Rejuvenating the Catholic Intellectual Tradition
Dr. James Turner, professor of history at the University of Notre Dame, is also director of its fledgling Erasmus Institute, a research-oriented entity which aims to aid secular academic studies by making resources from the Catholic tradition available. “Augustine, Aquinas, even Lonergan ought to be available as sources for anyone doing scholarship in the humanities, the arts, and the social sciences,” said Turner, whose field is intellectual history. The Erasmus Institute is designed to bridge the gap between theological speculation and purely academic research.
“The profound faith of modernity,” Turner noted, “was to ground itself in a non-religious perspective.” Yet many now realize that such a view is “severely strained.” Turner believes this means the way is open for secular thinkers to consult the vast body of Catholic intellectual scholarship unencumbered by the modern prejudice against religion.
“We do not make any credal demands on the part of academics who might consult our Catholic sources,” said Turner. “The Erasmus Institute doesn't depend on personal faith conviction.” He adds: “As a matter of fact, the Catholic tradition says that natural reason gets you a very long way.”
Such a vindication of the Catholic intellectual tradition by Professor Turner seemed to complement the sentiments of Archbishop Francis George, who, in an October address at Georgetown University, had challenged Catholic institutions to recover the tradition of philosophic and theological inquiry. “Reason has become too narrowly focused,” the archbishop noted in his Georgetown lecture.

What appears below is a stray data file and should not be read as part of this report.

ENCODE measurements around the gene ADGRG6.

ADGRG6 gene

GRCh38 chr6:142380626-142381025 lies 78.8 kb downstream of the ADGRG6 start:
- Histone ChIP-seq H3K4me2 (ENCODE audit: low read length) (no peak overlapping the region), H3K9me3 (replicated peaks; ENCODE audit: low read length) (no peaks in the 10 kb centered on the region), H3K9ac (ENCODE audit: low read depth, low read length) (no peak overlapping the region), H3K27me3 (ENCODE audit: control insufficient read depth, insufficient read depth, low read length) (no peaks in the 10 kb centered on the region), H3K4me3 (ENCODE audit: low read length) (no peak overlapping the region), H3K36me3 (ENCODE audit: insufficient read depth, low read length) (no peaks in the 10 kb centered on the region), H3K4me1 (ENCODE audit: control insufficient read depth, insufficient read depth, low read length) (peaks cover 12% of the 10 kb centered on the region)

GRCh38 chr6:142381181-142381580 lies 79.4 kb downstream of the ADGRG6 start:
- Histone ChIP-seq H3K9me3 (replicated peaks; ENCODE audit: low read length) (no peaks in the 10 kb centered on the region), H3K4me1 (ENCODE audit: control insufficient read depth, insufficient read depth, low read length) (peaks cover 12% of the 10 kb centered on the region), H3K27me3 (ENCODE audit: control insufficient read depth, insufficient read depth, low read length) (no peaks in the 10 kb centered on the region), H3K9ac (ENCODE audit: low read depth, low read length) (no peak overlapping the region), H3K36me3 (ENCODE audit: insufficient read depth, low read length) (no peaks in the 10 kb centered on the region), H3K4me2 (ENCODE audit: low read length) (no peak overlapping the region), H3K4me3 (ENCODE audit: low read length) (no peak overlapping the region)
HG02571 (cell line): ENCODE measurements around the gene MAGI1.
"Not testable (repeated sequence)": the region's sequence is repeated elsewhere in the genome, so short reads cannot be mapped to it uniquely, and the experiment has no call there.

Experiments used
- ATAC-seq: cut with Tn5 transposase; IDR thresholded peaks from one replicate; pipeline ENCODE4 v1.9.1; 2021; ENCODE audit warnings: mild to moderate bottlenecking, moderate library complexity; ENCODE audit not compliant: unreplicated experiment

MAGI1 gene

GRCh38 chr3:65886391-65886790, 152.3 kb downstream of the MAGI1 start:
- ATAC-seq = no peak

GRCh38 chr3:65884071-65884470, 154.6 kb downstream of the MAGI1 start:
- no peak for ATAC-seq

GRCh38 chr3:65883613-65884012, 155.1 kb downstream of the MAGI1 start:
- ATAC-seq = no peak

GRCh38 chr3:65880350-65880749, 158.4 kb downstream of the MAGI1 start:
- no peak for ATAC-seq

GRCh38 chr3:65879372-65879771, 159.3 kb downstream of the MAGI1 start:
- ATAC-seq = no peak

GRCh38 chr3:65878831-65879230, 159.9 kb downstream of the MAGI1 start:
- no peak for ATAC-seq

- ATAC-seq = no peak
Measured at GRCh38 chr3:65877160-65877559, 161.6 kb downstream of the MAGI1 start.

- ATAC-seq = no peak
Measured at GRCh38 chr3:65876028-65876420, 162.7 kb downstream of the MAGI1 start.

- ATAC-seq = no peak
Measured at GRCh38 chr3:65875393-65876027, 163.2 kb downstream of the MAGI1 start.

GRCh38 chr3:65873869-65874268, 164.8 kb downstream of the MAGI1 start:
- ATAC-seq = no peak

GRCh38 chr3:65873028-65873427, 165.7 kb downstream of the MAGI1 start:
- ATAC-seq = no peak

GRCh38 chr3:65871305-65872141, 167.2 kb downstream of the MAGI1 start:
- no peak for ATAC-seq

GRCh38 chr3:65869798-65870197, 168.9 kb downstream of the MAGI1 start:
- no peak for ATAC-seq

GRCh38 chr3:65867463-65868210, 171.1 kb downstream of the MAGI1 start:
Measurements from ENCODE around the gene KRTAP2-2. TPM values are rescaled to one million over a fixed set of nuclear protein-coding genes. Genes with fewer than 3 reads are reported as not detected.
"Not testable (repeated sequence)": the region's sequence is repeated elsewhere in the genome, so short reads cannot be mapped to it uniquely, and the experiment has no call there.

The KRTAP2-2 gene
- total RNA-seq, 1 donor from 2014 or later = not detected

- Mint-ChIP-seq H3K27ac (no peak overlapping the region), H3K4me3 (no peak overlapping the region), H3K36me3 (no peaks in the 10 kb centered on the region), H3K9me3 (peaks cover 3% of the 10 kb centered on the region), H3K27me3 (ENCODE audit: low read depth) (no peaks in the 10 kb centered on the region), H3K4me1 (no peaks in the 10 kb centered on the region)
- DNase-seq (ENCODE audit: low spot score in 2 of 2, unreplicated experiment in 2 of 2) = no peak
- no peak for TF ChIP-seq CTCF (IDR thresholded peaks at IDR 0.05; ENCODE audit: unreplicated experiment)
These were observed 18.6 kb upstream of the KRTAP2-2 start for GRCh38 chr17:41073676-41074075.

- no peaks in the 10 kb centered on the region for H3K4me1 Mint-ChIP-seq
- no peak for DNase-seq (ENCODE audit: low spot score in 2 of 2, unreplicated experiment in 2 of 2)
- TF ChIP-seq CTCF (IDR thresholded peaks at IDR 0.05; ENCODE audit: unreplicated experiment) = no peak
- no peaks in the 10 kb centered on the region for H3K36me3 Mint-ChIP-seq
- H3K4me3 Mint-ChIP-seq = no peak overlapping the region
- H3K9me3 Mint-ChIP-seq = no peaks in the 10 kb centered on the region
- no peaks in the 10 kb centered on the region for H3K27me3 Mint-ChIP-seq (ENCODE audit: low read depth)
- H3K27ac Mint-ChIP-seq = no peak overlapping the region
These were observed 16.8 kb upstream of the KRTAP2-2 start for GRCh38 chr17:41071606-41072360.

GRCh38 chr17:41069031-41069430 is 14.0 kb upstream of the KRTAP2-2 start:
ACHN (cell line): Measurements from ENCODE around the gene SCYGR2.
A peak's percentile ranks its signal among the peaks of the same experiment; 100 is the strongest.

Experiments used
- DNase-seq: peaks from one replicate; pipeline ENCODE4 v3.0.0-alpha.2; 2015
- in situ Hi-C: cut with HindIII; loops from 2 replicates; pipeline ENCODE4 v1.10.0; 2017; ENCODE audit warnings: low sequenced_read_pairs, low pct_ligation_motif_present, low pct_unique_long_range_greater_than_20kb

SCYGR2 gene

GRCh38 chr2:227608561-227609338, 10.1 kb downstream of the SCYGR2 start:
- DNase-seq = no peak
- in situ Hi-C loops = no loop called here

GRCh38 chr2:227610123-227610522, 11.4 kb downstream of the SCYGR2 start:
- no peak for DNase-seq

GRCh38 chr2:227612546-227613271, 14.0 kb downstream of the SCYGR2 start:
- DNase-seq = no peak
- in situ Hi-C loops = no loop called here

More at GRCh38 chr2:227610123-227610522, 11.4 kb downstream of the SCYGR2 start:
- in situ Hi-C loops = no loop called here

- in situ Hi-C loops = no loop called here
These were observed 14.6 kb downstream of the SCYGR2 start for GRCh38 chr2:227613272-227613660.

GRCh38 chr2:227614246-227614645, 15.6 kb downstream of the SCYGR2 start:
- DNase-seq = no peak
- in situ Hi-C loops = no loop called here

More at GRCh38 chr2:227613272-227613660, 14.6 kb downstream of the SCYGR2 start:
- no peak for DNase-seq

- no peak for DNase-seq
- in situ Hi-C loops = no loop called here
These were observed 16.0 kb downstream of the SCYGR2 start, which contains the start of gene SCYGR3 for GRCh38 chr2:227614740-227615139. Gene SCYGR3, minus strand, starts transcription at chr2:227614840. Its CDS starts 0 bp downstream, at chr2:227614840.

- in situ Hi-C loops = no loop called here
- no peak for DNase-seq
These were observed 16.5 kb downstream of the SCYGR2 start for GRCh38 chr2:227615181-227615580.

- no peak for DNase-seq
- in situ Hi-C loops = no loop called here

“I'm not terribly comfortable with a hard dichotomy between faith and reason,” said Professor Turner, adding that it was precisely the Catholic tradition's vindication of human reason that would make the interchange between religious and secular thought a possibility. Giving a concrete historical example, Dr. Turner noted that there was a continuity between “late medieval speculation about creation and the accomplishments of 17th century science.”
Professor James Hitchcock of the history department at St. Louis University called the formation of the Institute “an exciting possibility.” “The notion that our post-modern age may be receptive to a colloquium between religious thinkers and secular academicians is a hopeful one.”
Nevertheless, Hitchcock argued, there still remains in the secular academic mainstream a suspicion of if not hostility to religion. “On the legal front,” said Hitchcock, “writers and intellectuals like Ronald Dworkin and Richard Rorty have effectively excluded religion, in principle; while Harvard's Richard Lewontin feels that religious believers should not bring their dogmatic concerns to the table to discuss the cloning issue.”
Whatever the extent of anti-religious opinion on secular campuses, others are alarmed at the condition of Catholic university departments of theology. They are concerned that a thorough-going pluralism in theology has threatened the unity of belief. However, Turner thinks of the work of the Institute as independent of theology departments, saying its aim “is neither the reform nor the enhancement of Catholic theology.”
Although the Erasmus Institute was not founded as a direct response to the call for clearer Catholic identity—set forth, for example, in the Vatican document Ex Corde Ecclesiae—Turner feels that the Institute will nonetheless contribute to that goal. “Anytime that the university can bring forward the riches of the Catholic intellectual tradition for the benefit of scholars, the university has provided a unique service that confirms its own Catholic identity.”